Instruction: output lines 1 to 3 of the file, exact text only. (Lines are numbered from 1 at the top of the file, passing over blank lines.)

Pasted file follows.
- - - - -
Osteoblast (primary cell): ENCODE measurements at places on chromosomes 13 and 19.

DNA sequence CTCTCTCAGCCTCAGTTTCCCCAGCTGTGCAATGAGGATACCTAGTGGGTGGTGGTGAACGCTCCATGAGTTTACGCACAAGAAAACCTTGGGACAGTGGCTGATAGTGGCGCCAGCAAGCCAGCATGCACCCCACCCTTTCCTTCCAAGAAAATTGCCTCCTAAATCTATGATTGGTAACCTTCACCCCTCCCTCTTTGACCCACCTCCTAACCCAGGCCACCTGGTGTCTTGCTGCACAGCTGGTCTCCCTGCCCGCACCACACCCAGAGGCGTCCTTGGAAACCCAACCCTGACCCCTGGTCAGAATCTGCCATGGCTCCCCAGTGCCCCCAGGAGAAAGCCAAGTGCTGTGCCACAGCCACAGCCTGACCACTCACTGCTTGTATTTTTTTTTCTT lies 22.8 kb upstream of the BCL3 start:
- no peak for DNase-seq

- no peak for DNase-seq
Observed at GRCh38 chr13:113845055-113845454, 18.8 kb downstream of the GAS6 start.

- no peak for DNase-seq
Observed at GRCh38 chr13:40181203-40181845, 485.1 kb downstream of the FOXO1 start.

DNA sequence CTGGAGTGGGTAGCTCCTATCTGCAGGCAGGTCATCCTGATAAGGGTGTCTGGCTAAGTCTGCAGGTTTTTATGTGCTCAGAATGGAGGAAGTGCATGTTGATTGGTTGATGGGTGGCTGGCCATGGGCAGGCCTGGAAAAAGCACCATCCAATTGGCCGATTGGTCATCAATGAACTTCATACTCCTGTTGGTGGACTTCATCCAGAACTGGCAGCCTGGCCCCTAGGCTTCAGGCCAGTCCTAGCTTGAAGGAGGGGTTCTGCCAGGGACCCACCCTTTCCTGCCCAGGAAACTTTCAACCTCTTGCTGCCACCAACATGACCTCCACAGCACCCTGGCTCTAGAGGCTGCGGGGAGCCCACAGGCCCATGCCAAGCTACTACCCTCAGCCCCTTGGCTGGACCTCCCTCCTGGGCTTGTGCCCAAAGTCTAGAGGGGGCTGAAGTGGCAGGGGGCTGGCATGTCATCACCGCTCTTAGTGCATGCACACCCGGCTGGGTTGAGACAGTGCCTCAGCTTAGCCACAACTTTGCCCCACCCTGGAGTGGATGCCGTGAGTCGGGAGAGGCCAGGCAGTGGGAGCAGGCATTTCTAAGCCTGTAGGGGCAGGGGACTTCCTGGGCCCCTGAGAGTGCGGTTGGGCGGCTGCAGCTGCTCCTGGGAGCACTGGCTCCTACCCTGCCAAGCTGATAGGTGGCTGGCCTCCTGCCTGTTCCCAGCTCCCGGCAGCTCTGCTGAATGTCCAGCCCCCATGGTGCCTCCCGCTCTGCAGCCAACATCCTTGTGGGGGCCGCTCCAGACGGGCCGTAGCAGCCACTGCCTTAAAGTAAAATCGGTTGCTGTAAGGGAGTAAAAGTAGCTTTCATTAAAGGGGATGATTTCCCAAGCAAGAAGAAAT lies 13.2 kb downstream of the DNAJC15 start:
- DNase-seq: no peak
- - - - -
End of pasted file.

Osteoblast (primary cell): ENCODE measurements at places on chromosomes 13 and 19.

DNA sequence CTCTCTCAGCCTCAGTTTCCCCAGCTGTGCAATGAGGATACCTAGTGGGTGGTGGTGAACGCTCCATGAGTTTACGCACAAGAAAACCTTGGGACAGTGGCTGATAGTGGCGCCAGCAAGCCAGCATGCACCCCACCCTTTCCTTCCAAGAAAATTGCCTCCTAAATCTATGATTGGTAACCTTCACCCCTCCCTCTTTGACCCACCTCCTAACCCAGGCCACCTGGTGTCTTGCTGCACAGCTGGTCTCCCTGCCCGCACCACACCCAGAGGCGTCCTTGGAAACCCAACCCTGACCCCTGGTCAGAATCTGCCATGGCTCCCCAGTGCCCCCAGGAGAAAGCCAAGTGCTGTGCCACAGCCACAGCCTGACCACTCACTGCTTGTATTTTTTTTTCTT lies 22.8 kb upstream of the BCL3 start:
- no peak for DNase-seq